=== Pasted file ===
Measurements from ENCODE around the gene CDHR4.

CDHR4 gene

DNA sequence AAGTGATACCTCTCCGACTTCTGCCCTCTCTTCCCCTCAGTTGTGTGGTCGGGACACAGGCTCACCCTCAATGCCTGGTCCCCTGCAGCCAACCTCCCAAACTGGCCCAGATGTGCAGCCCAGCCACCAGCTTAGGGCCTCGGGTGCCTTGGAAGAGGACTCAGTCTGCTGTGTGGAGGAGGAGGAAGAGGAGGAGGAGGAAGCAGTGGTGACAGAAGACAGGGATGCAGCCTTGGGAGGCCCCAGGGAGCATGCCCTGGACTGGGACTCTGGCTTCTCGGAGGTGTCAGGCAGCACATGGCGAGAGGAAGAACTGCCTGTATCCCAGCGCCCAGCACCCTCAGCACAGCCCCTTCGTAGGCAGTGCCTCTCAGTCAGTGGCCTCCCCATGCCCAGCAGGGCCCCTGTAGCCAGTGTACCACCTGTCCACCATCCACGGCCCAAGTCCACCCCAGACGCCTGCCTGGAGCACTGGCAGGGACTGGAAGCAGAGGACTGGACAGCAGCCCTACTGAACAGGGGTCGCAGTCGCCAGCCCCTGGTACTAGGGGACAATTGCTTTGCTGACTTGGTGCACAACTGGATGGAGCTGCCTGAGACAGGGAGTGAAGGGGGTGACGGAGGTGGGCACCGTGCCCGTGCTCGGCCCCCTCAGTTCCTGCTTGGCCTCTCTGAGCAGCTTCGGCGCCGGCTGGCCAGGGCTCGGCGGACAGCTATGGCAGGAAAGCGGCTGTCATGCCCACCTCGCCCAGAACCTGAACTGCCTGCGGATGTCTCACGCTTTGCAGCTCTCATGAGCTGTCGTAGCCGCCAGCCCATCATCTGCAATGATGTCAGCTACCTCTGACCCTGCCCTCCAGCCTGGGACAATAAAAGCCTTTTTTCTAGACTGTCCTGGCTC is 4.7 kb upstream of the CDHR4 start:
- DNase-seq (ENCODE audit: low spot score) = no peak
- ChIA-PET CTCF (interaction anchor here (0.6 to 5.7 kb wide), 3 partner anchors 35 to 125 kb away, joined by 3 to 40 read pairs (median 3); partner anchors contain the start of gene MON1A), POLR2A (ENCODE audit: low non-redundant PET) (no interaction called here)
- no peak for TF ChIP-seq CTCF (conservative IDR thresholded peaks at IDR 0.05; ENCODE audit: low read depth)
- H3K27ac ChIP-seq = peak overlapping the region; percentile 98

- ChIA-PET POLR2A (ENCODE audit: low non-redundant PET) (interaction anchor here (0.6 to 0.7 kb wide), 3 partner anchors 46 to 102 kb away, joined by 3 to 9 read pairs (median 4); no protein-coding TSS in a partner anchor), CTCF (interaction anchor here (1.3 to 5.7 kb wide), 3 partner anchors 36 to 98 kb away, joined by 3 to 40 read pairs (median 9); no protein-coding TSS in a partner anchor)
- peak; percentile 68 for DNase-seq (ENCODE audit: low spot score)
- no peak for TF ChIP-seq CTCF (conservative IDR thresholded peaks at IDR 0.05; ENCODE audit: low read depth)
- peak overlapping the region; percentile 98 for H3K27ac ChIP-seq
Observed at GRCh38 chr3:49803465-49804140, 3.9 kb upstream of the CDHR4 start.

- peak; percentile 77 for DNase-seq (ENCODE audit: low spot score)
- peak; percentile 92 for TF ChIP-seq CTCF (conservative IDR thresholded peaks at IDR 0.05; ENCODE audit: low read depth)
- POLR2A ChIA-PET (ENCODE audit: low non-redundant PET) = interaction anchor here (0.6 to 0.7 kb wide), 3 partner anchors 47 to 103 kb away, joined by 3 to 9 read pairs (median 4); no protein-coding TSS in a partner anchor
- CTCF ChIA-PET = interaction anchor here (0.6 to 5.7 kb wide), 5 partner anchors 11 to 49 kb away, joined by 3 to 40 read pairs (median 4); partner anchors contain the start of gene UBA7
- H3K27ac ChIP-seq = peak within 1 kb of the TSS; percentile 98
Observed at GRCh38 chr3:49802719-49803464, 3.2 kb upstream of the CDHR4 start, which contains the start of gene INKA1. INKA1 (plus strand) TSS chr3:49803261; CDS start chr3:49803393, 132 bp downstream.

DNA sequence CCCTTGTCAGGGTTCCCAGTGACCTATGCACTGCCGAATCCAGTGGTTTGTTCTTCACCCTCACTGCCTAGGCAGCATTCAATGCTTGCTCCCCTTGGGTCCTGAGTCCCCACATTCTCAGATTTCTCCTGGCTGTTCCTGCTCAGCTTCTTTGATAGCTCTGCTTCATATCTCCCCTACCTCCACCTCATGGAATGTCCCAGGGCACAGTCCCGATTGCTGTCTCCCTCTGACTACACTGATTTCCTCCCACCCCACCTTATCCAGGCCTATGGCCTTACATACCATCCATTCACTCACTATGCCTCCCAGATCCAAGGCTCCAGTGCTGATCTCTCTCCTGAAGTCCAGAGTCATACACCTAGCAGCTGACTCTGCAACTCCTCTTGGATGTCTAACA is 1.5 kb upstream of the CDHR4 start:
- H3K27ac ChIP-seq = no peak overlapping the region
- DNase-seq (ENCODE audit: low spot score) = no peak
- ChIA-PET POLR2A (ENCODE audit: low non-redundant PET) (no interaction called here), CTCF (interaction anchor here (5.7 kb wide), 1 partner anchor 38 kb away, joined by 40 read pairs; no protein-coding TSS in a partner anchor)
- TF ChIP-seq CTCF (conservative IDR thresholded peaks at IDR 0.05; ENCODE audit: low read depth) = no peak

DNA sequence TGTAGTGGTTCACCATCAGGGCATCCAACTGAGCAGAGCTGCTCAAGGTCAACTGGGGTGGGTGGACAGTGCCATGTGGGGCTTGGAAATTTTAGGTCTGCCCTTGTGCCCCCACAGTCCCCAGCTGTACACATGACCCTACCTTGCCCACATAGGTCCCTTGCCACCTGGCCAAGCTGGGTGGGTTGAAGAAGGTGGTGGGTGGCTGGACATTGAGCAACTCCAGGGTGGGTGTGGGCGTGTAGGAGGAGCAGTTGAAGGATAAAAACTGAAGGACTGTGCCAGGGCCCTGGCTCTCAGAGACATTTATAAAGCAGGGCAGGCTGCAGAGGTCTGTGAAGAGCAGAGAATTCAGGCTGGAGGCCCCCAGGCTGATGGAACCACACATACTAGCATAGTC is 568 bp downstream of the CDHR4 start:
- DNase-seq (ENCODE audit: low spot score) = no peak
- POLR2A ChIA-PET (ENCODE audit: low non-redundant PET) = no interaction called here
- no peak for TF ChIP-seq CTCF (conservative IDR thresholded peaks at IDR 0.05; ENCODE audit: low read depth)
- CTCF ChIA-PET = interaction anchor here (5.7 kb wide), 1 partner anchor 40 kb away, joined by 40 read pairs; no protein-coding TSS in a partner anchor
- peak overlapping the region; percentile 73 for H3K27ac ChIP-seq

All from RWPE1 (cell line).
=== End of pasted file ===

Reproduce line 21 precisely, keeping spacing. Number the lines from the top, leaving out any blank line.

- DNase-seq (ENCODE audit: low spot score) = no peak